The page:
After imbibing some liquid courage and having undergone a quick wardrobe change, (for a very dapper Ramanan!) the band opened the set with Billy Cobham’s ‘Stratus’. They set the right groovy mood with the thumping bass of this slower, more minimalistic version. Many in the crowd were familiar to the band members and, though not raucous, indulged in gentle heckling and ribbing especially of Ramanan who was asked to “play better” after they finished their second song ‘Oasis’. Next they tackled the great Thelonious Monk’s jazz standard ‘Blue Monk’. Again, they went for a more restrained interpretation without straying from the original groove and chutzpah. Each song was done justice with the brilliant acoustics of the venue without anyone having to cup their ears to hear well or having their eardrums blown out.

Leslie Charles Trio at The Rooftop Grill Bar, Bangalore

The band moved on to the legendary Miles Davis track ‘Footprints’ so effortlessly showing us exactly why we should watch out for them. Shrugging off the continued comments from the crowd about their attire, especially a certain sporting hat, the boys next played ‘Led Boots’. The slow melodic overture dominated by the lead guitar, bass dominated interlude and the solo drum section got the crowd going with many of them crowding around the stage and dancing to music. Just when we anticipated that the song would end in a glorious frenzy of the drums the guitars kicked in continuing this wonderful rendition of the song.

After a slight adjustment to the gear, the band went on to another Miles Davis classic ‘All Blues’. The funky intro urged many out of their seats and many people stood near the band appreciatively bobbing their heads and smiling at intricate rhythms flying off the guitars effortlessly.

Leslie Charles Trio at The Rooftop Grill Bar, Bangalore

The second half of the gig commenced with ‘Blackout’ followed by the seminal jazz piece ‘Autumn Leaves’. It is a testament to their talent that they could provide such an unforgettable version on this piece with just three instruments. To emphasize that the evening was mainly a Miles Davis tribute, the trio followed with ‘So What’ and ‘Blue in Green’. The slow beat, alternating tempo, hypnotizing riff and slow fade out on the former song resulted in one audience member lustily yelling out “Oh Yeah!”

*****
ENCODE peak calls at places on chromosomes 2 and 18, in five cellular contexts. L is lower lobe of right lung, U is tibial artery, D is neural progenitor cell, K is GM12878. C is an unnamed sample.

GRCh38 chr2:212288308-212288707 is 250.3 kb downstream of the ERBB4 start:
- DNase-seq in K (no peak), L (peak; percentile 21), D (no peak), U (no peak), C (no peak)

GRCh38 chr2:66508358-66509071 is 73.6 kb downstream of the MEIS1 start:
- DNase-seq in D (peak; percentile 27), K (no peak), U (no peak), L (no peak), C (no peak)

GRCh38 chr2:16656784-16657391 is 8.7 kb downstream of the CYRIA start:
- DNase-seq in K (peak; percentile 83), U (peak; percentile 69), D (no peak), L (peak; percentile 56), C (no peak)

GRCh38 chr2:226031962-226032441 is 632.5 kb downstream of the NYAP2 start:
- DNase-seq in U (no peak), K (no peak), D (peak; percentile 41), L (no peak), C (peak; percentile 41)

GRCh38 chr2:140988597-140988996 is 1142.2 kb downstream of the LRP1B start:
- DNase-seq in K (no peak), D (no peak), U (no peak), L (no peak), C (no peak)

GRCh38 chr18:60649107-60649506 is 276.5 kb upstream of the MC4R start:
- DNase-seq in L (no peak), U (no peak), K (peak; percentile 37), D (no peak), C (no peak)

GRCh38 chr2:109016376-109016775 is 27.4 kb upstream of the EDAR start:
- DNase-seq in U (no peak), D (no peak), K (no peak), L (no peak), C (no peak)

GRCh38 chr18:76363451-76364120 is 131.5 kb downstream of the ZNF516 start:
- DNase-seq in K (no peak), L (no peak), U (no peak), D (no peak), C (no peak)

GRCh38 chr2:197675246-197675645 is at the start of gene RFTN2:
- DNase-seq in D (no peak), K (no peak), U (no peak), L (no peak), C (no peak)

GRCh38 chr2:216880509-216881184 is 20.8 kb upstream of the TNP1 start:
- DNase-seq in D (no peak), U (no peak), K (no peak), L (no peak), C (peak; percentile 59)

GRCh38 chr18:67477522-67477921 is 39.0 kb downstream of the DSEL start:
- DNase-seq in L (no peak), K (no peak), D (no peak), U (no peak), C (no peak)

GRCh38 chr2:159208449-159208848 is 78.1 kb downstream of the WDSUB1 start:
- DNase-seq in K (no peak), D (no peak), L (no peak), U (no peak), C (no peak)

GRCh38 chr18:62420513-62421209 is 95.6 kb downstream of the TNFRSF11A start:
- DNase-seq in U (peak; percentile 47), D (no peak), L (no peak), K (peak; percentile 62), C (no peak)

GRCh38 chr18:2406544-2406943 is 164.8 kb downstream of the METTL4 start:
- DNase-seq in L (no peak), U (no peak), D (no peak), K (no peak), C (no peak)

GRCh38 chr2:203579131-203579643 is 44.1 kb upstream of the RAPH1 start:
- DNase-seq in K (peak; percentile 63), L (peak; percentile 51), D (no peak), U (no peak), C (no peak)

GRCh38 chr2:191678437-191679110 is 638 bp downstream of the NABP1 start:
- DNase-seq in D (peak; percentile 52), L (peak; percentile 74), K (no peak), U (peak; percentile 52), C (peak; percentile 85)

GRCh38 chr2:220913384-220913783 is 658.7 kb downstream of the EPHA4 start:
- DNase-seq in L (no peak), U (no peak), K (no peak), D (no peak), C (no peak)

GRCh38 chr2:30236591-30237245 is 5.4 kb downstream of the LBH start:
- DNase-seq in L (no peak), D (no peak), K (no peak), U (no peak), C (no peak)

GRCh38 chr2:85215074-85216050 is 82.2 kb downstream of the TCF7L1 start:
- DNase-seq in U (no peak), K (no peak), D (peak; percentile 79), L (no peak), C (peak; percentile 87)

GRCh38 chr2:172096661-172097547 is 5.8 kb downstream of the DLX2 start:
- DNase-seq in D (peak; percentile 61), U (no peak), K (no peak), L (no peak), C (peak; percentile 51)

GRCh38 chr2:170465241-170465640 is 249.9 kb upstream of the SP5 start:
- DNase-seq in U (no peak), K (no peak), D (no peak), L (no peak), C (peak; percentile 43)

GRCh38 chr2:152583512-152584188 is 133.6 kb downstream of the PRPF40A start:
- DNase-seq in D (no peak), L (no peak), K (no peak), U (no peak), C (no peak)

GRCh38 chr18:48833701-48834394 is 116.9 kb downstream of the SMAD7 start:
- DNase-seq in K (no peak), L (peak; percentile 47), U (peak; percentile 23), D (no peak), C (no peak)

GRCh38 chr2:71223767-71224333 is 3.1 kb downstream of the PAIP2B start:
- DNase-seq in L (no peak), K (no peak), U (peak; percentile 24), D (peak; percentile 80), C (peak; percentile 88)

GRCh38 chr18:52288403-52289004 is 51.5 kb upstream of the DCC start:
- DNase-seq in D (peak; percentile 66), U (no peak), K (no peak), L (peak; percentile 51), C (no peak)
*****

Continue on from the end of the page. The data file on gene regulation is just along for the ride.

Keyboard maestro Bharath Kumar joined them next on the track ‘Recorda- me’ by Joe Henderson who let loose with some frenzied and fantastic playing. The now energized crowd applauding madly at the jubilant band was rewarded handsomely with the next track ‘Chicken’ made famous by Jaco Pastorius. This upbeat and cheerful number lent an appropriately vibrant flavor to the now smoke filled and hazy bar. With ‘My Favourite Things’, they moved on to a sadder, mellower strain as they got ready to bid adieu to the crowd. Bharath took a break from this track and Ramanan’s slow coaxing of the guitar was the highlight of this song. Little did anyone realize that it was close to midnight! With the genial banter, lively interaction with the band members and smooth-as-whiskey jazz; no one wanted the evening to end.

Leslie Charles Trio at The Rooftop Grill Bar, Bangalore

Due to some persistent and effective persuasion from a fellow listener, the band decided to indulge us with a live jam session with Bharath Kumar returning on keyboards. A great guitar and keyboard duet ensued and the evening ended on a perfect note!

Leslie was stoicism personified throughout the gig while leaving us all awestruck at his talent. Deepak regaled up all with some great drum licks and coupled with their confidence and fantastic rapport with the crowd gifted us with a near perfect gig. Close to midnight, the fantastic gig ended only to be marred by someone asking the guitarist to play a Hindi song for them. Thankfully, and with admirable firmness, he refused. Although the gig started late and lasted well past closing time, I was just happy having the chance to be at the first gig by the Leslie Charles Trio. They invoked the demi-gods of jazz- such as Miles Davis, Jaco Pastorius, John Coltrane and the wonderful chemistry shared by the members left an indelible impression of a talented band that has so much to offer in the future.

Anusmita Datta

Anusmita Datta is an ardent day-dreamer, music lover, die-hard foodie and occasional writer. Her obsession with pandas is sometimes disturbing and she can be often found lusting after momos!

Comment